Lewis, in fact, gave all this matter of the treatment of non-Muslims under Muslim rule just three short paragraphs, two of them exculpatory, out of 400 pages in his popular survey, “The Middle East.” He continues to ignore the subject of what happened to all those non-Muslims — all those Jews, those Christians, those Zoroastrians, conquered by Islam. Under what conditions did they live? What led some to convert, slowly, over time? What were the effects, for example, of the jizyah? How onerous was it? See, on this, the remarkable admission of S. D. Goitein, in his late-in-life introduction to “A Mediterranean Society,” that he had completely re-thought his view of the jizya, and had come to understand its full effect as he never had before, after a lifetime of work, some of it devoted to “Arab-and-Jew-convivencia” studies.
Lewis never forgets to pay formulaic treatment to the greatness of Islamic civilization, particularly in his lectures. He compares that civilization to that which existed at the time in Europe, and has the Europeans suffer by his comparison. But his “Middle Ages” are always the Dark Ages, and a caricature to boot. Lewis appears not to have kept up with Western scholarship on that period, and all the things that have led to a reevaluation upward of those formerly deprecated times. For the last half-century at least, there have been many important studies of the Middle Ages, yet the popular imagination continues to believe in those “myths that will not die.” Yet those myths have been vivaciously dissected for the mass audience in Regine Pernoud’s Those Terrible Middle Ages! Bernard Lewis appears to be one of those in whom what he learned in the 1930s as a schoolboy about those European Middle Ages remains fixed forever in amber. But “Forever Amber” should be no historian’s motto.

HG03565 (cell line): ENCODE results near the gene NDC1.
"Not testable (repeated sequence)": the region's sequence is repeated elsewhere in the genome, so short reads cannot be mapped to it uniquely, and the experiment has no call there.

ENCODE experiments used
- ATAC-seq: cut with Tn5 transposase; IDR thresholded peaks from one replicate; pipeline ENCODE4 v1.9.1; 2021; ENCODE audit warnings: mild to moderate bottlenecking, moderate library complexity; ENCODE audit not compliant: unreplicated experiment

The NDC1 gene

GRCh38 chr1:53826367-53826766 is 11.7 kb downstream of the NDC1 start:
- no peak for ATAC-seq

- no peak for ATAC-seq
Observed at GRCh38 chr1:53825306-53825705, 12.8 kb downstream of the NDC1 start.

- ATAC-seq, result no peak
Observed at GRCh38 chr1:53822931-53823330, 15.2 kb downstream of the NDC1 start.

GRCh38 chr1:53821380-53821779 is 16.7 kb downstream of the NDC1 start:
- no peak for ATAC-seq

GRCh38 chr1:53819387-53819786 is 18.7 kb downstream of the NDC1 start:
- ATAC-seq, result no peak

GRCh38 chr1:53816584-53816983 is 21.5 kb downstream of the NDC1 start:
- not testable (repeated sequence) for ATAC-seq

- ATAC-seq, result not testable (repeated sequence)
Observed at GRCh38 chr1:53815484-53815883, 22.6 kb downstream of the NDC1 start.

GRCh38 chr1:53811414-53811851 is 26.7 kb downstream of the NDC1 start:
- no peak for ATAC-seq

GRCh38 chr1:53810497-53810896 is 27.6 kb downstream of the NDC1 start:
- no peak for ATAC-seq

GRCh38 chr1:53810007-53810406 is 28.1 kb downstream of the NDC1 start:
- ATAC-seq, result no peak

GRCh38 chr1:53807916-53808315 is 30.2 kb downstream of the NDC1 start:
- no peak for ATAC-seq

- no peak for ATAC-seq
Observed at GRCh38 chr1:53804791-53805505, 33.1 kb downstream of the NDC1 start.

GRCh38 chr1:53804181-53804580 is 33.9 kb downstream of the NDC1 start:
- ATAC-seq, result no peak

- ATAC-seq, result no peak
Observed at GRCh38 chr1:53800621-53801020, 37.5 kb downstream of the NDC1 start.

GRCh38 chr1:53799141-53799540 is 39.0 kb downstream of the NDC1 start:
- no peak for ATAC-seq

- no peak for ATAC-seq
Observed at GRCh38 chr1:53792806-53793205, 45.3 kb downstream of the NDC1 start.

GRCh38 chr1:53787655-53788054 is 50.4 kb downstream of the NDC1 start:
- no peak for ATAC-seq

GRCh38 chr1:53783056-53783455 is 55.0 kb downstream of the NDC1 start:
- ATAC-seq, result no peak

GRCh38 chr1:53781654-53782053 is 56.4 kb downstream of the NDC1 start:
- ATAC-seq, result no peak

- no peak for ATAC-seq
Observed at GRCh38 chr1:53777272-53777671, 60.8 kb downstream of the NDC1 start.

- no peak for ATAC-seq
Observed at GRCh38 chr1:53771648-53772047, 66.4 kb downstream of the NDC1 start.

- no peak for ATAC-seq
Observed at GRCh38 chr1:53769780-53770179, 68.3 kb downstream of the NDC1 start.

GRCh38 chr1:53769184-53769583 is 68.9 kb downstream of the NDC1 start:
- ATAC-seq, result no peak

In a world of espositos and armstrongs, Lewis stands out. But that should not be the point of comparison. Snouck Hurgronje, Joseph Schacht (on Schacht’s death Lewis wrote an elegant tribute), and many other scholars of Islam have done superior, more courageous work. And above all there is Bat Ye’or, who has had the means to work as an independent scholar outside the university system, and thus has never felt the need, as Lewis so obviously has, to placate or soothe the ruffled feelings (very easily ruffled feelings) of Muslim colleagues. She is free to follow the evidence and be critical, while Lewis has always carefully left his colleagues the out of a glorious past, and to stay away from subjects — the treatment of non-Muslims — that would perhaps have required from him a different conclusion.
Lewis may think he has been sufficiently judicious. He is wrong. He has been wrong before. He has admitted privately that he has been wrong before. What he cannot seem to do is to write something, publicly, showing his own remarkable twists and turns, and perhaps even, at this late date, paying tribute, by name, to Bat Ye’or. He just can’t do it. He won’t do it. And posterity will judge him by what, at this point, he has to tell us of value that will help to prevent, rather than merely to predict, the Islamization of Europe. His great learning, his linguistic gifts and training, his fluent style, could help that shared, imperilled posterity — his own, and ours.